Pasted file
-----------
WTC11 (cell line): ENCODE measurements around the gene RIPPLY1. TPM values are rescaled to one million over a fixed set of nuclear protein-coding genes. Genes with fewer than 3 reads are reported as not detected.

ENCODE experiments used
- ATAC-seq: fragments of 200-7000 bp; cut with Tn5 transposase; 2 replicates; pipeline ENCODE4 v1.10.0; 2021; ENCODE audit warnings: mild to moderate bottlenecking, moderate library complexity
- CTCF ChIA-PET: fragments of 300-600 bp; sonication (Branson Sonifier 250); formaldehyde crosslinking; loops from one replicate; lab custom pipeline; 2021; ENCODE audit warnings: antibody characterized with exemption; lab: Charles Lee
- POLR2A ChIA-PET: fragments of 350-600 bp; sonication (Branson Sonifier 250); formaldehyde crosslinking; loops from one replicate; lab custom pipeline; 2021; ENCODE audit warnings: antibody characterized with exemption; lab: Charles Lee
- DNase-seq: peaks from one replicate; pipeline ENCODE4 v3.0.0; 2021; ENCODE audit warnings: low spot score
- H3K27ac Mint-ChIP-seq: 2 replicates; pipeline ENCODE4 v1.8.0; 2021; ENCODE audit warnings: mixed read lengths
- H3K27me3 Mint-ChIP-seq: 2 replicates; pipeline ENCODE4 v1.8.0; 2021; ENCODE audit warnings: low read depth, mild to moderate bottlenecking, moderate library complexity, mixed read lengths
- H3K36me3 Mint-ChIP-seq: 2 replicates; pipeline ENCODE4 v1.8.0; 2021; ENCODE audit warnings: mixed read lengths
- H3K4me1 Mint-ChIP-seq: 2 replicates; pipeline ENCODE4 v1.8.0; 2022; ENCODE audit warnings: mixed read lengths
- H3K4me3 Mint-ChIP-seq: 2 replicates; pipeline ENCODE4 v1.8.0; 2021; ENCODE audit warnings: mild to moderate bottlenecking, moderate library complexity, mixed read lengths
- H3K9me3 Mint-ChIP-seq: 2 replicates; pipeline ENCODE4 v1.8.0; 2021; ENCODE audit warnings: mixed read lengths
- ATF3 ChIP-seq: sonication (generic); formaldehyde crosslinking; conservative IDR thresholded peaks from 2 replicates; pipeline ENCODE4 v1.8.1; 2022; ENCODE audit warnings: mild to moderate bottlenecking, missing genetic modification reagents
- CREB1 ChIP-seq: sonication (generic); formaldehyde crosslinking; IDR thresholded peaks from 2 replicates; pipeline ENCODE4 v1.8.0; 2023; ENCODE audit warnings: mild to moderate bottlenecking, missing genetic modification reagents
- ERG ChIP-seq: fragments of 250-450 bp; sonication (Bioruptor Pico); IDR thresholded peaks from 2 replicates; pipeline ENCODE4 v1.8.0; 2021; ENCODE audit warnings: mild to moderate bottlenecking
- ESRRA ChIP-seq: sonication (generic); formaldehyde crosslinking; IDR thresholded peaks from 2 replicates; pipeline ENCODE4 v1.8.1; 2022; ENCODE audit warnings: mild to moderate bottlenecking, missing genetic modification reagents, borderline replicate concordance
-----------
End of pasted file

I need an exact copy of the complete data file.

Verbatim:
WTC11 (cell line): ENCODE measurements around the gene RIPPLY1. TPM values are rescaled to one million over a fixed set of nuclear protein-coding genes. Genes with fewer than 3 reads are reported as not detected.

ENCODE experiments used
- ATAC-seq: fragments of 200-7000 bp; cut with Tn5 transposase; 2 replicates; pipeline ENCODE4 v1.10.0; 2021; ENCODE audit warnings: mild to moderate bottlenecking, moderate library complexity
- CTCF ChIA-PET: fragments of 300-600 bp; sonication (Branson Sonifier 250); formaldehyde crosslinking; loops from one replicate; lab custom pipeline; 2021; ENCODE audit warnings: antibody characterized with exemption; lab: Charles Lee
- POLR2A ChIA-PET: fragments of 350-600 bp; sonication (Branson Sonifier 250); formaldehyde crosslinking; loops from one replicate; lab custom pipeline; 2021; ENCODE audit warnings: antibody characterized with exemption; lab: Charles Lee
- DNase-seq: peaks from one replicate; pipeline ENCODE4 v3.0.0; 2021; ENCODE audit warnings: low spot score
- H3K27ac Mint-ChIP-seq: 2 replicates; pipeline ENCODE4 v1.8.0; 2021; ENCODE audit warnings: mixed read lengths
- H3K27me3 Mint-ChIP-seq: 2 replicates; pipeline ENCODE4 v1.8.0; 2021; ENCODE audit warnings: low read depth, mild to moderate bottlenecking, moderate library complexity, mixed read lengths
- H3K36me3 Mint-ChIP-seq: 2 replicates; pipeline ENCODE4 v1.8.0; 2021; ENCODE audit warnings: mixed read lengths
- H3K4me1 Mint-ChIP-seq: 2 replicates; pipeline ENCODE4 v1.8.0; 2022; ENCODE audit warnings: mixed read lengths
- H3K4me3 Mint-ChIP-seq: 2 replicates; pipeline ENCODE4 v1.8.0; 2021; ENCODE audit warnings: mild to moderate bottlenecking, moderate library complexity, mixed read lengths
- H3K9me3 Mint-ChIP-seq: 2 replicates; pipeline ENCODE4 v1.8.0; 2021; ENCODE audit warnings: mixed read lengths
- ATF3 ChIP-seq: sonication (generic); formaldehyde crosslinking; conservative IDR thresholded peaks from 2 replicates; pipeline ENCODE4 v1.8.1; 2022; ENCODE audit warnings: mild to moderate bottlenecking, missing genetic modification reagents
- CREB1 ChIP-seq: sonication (generic); formaldehyde crosslinking; IDR thresholded peaks from 2 replicates; pipeline ENCODE4 v1.8.0; 2023; ENCODE audit warnings: mild to moderate bottlenecking, missing genetic modification reagents
- ERG ChIP-seq: fragments of 250-450 bp; sonication (Bioruptor Pico); IDR thresholded peaks from 2 replicates; pipeline ENCODE4 v1.8.0; 2021; ENCODE audit warnings: mild to moderate bottlenecking
- ESRRA ChIP-seq: sonication (generic); formaldehyde crosslinking; IDR thresholded peaks from 2 replicates; pipeline ENCODE4 v1.8.1; 2022; ENCODE audit warnings: mild to moderate bottlenecking, missing genetic modification reagents, borderline replicate concordance